The Biocultural Foundations of Socialism: Human Nature and Politics of the Future Open Access

Lizarzaburu, Jorge (Summer 2021)

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This dissertation examines the biocultural foundations of Western and non-Western socialism(s). Specifically, it argues that socialism (i.e., egalitarianism, absence of exploitative private property, ceilings for accumulation and floors for poverty) has been the most natural form of human socio-political organization throughout millennia. “Natural,” in this sense, means that it comes easily to humans by virtue of evolved, hence putatively natural capacities (e.g., cooperativeness, sociality, empathy, inequity aversion) that characterize our species. Tellingly, for at least 95 percent of their evolutionary history, humans have lived in egalitarian groups that successfully adopted practices such as common ownership and management of resources. In other words, long before industrial capitalism gave rise to protests articulated under the banner of socialism in the 19th century, non-Western societies had successfully enacted ideals that both liberal and socialist thinkers could only dream about (e.g., radical democracy, equality). Therefore, I suggest, notions about social and political equality cannot be ascribed only to Euro-American “enlightened” ideas and failed 20th century political experiments but have to be sought also within indigenous and non-Western philosophies and socio-political mechanisms and institutions. Admittedly, socialism’s naturalness does not entail that establishing an egalitarian society is an easy task in the modern world. Yet, the evolutionary success of socialism undercuts narratives that deem a society not characterized by rampant inequality either utopian or straightforwardly impossible.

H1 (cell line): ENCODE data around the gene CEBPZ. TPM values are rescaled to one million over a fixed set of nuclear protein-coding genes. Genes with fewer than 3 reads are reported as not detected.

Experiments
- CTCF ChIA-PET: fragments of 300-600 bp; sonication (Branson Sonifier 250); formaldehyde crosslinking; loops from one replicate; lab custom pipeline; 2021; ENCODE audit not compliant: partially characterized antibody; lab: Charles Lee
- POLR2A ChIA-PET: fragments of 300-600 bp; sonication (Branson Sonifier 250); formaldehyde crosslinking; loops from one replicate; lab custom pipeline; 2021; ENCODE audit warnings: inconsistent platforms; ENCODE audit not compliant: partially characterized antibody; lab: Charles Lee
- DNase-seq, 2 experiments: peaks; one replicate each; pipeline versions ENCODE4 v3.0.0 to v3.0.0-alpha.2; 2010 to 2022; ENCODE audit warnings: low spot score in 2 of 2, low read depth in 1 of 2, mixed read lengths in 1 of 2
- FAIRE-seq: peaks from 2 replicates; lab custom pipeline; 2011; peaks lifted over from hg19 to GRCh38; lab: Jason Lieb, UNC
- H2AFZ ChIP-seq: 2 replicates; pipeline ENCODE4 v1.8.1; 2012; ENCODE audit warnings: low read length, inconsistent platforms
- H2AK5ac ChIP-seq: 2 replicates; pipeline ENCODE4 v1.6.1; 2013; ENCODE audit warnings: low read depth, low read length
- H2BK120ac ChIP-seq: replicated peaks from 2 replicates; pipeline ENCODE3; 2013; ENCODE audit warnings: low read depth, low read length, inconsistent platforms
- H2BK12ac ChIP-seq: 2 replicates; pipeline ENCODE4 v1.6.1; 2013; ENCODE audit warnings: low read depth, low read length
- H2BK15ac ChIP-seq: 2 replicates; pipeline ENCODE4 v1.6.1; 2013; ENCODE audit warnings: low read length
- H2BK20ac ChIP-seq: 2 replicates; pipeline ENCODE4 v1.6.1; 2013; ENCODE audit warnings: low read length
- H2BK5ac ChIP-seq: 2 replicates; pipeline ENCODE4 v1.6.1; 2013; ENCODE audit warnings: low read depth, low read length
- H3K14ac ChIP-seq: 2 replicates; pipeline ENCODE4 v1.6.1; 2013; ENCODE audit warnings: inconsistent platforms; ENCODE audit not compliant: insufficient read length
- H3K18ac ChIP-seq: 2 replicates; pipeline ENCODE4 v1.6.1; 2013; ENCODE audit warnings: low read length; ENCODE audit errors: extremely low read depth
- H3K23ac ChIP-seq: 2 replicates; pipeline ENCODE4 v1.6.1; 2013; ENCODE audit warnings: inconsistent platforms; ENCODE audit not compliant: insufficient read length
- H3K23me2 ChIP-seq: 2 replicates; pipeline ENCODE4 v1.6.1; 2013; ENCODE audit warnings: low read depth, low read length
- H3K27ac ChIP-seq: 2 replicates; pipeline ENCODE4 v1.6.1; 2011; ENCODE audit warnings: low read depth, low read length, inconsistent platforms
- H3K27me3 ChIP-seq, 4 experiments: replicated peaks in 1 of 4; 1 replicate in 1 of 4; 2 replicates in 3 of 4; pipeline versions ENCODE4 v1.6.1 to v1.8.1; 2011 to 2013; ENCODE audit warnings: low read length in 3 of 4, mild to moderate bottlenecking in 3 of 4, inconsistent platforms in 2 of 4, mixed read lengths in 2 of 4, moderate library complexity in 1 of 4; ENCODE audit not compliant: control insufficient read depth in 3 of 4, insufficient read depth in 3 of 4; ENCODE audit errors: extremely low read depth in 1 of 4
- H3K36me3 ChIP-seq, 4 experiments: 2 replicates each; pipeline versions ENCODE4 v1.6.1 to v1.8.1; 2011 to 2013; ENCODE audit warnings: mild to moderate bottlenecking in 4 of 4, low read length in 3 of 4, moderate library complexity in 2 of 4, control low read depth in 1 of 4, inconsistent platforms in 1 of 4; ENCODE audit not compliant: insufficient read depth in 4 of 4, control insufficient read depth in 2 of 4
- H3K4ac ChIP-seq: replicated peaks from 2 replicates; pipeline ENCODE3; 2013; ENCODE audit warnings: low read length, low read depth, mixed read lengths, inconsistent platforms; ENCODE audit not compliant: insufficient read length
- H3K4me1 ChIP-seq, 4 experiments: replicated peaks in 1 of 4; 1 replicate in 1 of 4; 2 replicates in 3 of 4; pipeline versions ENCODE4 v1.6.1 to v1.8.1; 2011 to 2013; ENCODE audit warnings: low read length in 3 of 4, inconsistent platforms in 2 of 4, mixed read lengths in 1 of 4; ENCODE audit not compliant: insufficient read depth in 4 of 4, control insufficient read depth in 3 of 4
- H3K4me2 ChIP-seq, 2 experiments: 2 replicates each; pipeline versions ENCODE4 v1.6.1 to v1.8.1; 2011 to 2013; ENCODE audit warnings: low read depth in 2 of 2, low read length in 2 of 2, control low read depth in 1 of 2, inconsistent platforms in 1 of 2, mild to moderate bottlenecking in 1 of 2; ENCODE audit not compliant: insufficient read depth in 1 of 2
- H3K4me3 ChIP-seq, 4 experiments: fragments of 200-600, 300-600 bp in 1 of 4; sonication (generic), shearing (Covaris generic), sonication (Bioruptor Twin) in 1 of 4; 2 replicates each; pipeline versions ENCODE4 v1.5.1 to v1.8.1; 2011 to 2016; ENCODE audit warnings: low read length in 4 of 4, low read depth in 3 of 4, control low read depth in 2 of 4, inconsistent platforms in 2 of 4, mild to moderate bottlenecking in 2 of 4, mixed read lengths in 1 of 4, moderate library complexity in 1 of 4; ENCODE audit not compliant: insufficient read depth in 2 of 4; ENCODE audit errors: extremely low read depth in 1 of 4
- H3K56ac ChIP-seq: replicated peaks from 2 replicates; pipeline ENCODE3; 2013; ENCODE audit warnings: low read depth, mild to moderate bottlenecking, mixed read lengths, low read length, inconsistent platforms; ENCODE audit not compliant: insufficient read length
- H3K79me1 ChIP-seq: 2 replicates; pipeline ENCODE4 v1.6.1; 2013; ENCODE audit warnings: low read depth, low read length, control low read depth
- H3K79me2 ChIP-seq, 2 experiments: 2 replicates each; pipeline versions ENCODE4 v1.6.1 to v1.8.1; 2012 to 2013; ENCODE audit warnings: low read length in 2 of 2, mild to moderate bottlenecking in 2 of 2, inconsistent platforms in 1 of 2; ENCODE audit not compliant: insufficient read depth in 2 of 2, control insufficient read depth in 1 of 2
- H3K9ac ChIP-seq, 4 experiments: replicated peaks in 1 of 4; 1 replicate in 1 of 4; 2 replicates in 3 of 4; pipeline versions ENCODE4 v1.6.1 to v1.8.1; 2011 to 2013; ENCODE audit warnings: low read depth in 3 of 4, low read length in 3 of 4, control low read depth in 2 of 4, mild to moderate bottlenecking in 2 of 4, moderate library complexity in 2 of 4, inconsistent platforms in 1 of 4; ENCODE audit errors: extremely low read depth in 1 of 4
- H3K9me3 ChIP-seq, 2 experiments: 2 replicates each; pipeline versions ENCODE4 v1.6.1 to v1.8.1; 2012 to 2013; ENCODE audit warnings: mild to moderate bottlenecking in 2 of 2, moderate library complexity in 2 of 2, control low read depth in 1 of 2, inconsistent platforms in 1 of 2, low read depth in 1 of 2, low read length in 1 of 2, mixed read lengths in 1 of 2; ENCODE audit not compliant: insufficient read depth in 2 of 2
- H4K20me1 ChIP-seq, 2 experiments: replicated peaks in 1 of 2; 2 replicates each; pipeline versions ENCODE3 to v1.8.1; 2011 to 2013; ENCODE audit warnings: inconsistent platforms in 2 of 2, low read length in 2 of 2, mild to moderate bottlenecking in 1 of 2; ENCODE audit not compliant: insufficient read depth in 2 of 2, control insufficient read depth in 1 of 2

Table of Contents

Table of Contents

Introduction – Socialism and Human Nature. 1

Chapter One – A Biocultural View of Human Nature. 13

Nature and Natural 15

Dialectical Thinking and Scientific Methods. 24

Dialectical Cells and Dialectical Evolutionary Theory. 33

A Biocultural (Dialectical) Human Nature. 40

Chapter Two – Capitalism: Inhuman, Unnatural, Indefinable?. 53

Defining Capitalism.. 55

Capitalism Natural?. 73

Sociality. 93

Cooperation. 103

Fairness/Inequity Aversion. 109

Empathy. 113

Conclusion. 118

Chapter Three – Socialism: 200 years of history. 122

The Idea of Socialism.. 122

Social Democracy and Chinese Communism.. 153

The Other Side: “Third-world” Socialism(s) 160

Socialism: From Past to Future (Through the Past) 167

Chapter Four – Socialism: 170,000 years of Practice. 171

The Ju/’hoansi (!Kung San) 174

The Haudenosaunee (Iroquois) 189

The Inkas. 202

The Zapatistas. 217

Conclusion. 237

Chapter Five – WEIRD Minds, weird People, WEIRD Socialism.. 240

The Weirdest People. 242

WEIRD (Ideal) Socialism.. 248

Non-Ideal (WEIRD) Socialism: The Black Panther Party. 256

Conclusion – Why Socialism?. 277

References. 284


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